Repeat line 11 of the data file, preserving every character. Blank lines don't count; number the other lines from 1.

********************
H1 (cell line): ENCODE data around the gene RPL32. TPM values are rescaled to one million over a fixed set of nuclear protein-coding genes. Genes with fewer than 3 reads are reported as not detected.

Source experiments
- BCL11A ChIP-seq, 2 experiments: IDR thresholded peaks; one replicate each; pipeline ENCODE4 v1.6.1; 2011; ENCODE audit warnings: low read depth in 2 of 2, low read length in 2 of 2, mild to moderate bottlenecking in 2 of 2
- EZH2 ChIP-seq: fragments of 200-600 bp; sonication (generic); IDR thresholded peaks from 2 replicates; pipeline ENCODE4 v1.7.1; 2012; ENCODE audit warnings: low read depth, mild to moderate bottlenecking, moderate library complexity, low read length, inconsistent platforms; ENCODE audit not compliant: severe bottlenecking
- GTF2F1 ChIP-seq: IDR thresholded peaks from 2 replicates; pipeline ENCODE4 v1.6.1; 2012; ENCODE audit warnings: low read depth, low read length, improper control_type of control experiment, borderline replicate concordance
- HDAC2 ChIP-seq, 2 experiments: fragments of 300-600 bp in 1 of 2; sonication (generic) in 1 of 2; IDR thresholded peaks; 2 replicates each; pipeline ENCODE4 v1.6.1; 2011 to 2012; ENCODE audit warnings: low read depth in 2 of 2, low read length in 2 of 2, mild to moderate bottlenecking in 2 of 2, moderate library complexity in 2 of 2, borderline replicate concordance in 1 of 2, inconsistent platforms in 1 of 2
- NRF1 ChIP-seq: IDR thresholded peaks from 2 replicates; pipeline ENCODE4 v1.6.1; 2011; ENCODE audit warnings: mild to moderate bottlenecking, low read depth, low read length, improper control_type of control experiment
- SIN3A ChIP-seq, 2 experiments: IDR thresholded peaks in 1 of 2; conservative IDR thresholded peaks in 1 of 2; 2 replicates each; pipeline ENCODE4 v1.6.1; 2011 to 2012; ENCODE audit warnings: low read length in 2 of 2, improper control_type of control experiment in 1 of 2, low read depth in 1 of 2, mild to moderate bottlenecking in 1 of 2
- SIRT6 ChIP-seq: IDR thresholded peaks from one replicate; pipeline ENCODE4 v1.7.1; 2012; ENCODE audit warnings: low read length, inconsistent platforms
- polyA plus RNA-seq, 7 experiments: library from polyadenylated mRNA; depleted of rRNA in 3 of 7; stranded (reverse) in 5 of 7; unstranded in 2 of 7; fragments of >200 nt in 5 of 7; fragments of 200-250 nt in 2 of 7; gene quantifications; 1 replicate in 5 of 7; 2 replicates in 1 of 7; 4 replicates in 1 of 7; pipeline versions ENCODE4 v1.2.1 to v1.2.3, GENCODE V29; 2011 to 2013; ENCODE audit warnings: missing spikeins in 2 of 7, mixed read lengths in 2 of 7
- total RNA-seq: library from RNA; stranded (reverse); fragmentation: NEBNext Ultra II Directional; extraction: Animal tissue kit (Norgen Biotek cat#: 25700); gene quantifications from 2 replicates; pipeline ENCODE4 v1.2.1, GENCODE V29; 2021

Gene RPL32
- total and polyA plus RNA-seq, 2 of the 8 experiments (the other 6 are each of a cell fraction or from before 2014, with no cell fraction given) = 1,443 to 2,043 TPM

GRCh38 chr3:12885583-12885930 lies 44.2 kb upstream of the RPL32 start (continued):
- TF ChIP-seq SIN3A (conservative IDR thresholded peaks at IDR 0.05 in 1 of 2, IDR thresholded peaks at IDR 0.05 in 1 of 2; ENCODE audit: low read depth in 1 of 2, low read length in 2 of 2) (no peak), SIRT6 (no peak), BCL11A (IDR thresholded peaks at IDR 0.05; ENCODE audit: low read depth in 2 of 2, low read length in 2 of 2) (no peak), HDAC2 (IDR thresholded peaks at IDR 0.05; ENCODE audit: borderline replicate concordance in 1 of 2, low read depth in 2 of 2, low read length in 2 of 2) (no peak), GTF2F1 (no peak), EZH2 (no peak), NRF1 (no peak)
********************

- total RNA-seq: library from RNA; stranded (reverse); fragmentation: NEBNext Ultra II Directional; extraction: Animal tissue kit (Norgen Biotek cat#: 25700); gene quantifications from 2 replicates; pipeline ENCODE4 v1.2.1, GENCODE V29; 2021